## jml

52 thoughts; 10 streams
last posted June 18, 2016, 2:18 p.m.
1

AKA Jonathan Lange.

Mostly a hacker.

London, UK
Joined on Aug. 30, 2013, 1:14 p.m.
get recent cards as: atom

# Interlude

I've got too much on to want to do this.

Where I'd like to go from here is:

1. Making good use of the time that you do have
2. Cheap ways of managing what you want to do in that time

Here's a quick dump of what I'd like to cover:

• Limit "in progress" stuff
• Ways to visualize what you're working on (esp. kanban)
• Half-arsing things as a key productivity technique
• Interruptions are the mind-killer
• Procrastination is the thief of time, and often makes people feel busier than they are
• Pomodoro is a great way of churning through things

Probably other stuff too. But this is going to have to be it.

4 thoughts
updated June 18, 2016, 2:18 p.m.

## Science for busy people

Before we can get on with proper sciencing, we're going to need to check our equipment.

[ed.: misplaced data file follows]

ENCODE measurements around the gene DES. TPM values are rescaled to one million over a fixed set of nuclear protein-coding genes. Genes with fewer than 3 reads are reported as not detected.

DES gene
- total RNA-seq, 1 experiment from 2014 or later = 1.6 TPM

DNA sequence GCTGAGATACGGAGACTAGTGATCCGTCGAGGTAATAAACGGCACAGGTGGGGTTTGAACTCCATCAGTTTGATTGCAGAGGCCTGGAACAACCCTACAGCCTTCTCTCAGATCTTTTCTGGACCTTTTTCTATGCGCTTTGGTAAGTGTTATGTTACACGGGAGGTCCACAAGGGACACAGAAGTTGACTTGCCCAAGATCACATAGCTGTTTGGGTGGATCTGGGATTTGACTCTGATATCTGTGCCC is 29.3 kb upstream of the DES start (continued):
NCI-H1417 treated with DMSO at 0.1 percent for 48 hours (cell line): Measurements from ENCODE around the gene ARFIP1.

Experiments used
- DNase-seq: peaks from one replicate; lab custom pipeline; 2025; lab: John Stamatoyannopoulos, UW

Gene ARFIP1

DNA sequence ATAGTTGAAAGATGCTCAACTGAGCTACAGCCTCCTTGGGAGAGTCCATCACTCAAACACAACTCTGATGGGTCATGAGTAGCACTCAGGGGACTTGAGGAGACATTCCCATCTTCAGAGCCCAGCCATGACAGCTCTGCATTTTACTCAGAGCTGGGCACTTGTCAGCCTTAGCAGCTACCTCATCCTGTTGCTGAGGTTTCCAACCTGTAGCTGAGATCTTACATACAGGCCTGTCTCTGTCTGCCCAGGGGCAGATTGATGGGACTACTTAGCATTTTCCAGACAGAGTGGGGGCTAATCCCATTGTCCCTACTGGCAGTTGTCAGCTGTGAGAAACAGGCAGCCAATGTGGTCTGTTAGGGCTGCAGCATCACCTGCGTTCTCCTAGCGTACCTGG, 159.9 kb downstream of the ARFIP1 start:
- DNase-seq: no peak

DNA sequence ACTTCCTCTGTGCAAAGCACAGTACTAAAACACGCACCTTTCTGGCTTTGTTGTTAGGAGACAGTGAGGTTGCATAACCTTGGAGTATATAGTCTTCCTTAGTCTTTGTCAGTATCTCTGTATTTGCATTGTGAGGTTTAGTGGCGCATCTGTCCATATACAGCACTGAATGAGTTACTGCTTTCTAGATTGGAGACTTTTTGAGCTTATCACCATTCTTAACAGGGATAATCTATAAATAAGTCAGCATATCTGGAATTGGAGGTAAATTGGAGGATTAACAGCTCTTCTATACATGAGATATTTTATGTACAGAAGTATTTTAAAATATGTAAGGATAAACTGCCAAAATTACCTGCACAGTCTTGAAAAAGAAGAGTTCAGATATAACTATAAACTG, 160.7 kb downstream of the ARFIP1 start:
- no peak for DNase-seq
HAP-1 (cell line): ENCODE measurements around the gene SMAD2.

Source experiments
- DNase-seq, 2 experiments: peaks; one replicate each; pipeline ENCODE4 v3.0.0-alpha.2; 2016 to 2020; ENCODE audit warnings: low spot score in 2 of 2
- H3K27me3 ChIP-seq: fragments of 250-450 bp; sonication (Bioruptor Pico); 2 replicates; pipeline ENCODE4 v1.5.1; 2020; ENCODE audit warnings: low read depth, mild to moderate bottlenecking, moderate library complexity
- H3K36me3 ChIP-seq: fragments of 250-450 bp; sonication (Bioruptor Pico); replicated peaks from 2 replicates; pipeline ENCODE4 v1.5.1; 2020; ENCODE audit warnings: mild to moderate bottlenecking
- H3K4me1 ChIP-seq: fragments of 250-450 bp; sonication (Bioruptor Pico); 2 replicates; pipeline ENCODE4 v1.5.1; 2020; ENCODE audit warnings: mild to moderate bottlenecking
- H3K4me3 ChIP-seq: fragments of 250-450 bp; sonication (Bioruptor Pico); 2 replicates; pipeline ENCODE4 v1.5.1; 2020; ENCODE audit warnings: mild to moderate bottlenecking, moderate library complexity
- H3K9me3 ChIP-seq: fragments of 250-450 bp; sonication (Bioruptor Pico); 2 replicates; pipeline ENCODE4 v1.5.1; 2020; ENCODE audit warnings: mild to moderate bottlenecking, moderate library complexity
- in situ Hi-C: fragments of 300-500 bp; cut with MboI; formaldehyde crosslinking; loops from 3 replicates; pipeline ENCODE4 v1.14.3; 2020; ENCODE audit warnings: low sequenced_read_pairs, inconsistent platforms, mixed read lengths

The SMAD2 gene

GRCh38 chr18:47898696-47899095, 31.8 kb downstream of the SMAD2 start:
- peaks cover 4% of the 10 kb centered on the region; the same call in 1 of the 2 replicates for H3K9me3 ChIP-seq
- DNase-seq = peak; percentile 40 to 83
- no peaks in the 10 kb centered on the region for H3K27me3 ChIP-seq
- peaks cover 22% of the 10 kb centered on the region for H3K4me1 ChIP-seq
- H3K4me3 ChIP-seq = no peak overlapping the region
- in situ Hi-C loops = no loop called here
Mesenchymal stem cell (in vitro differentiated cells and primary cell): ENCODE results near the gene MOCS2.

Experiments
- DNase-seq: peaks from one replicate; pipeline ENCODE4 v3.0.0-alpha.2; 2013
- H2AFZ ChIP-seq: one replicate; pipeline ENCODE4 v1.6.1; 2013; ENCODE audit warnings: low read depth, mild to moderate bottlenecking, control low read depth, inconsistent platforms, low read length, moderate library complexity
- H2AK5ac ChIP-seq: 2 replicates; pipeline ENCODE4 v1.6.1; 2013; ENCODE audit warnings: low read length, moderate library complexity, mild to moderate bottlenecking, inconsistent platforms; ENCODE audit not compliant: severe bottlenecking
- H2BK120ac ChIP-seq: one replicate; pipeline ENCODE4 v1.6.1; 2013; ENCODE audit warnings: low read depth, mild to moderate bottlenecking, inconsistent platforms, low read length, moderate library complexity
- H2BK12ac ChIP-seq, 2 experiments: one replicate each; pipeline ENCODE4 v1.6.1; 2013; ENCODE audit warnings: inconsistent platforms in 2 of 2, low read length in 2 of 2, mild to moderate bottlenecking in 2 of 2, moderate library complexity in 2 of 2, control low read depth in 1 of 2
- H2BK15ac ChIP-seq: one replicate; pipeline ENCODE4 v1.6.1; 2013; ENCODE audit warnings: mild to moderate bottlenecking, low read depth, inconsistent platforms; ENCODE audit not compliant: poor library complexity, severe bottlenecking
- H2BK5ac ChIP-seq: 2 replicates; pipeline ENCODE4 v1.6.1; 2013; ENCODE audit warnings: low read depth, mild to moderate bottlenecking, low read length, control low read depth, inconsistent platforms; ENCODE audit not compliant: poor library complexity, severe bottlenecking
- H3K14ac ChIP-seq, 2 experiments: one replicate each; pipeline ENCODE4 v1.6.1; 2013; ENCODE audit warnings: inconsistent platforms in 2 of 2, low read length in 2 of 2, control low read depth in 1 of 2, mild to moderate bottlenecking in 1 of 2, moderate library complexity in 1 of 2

I don't know what brains are made out of, but they are pretty useful. They also don't behave the way you might think.

Daniel Kahneman has written an amazing book called Thinking, Fast and Slow that goes into this in detail, and really ought to be read by everyone. You can also read about cognitive biases on Wikipedia.

In a nutshell, the first and most important thing we can do to be more scientific is to distrust our brains. Our guesses are probably wrong, our memory is probably wrong, the examples that we think of are suspect, the estimates we make are overly optimistic, we value stories over data, we find it hard to process information that doesn't fit with our existing opinions, we answer the questions we find easy rather than the questions that matter.

Next time: our next-most important tool, and some ways we can use it.

5 thoughts
updated Dec. 13, 2015, 2:20 p.m.

## Documentation

Imagine a kind of documentation that appeared exactly when it was needed, and that could take the user's current context into account.

What could we do with such documentation? How good we make it?

This form of documentation exists today. We call it "error messages".

11 thoughts
updated Nov. 21, 2015, 3:01 p.m.

## Basic stuff around writing programs

Things that I personally think are optional, but are good ideas, especially if you've got a bit of momentum or you're hiring lawyers.

• Logo / branding
• Contributor agreement (@popey) [jml still doesn't think this is necessary or desirable]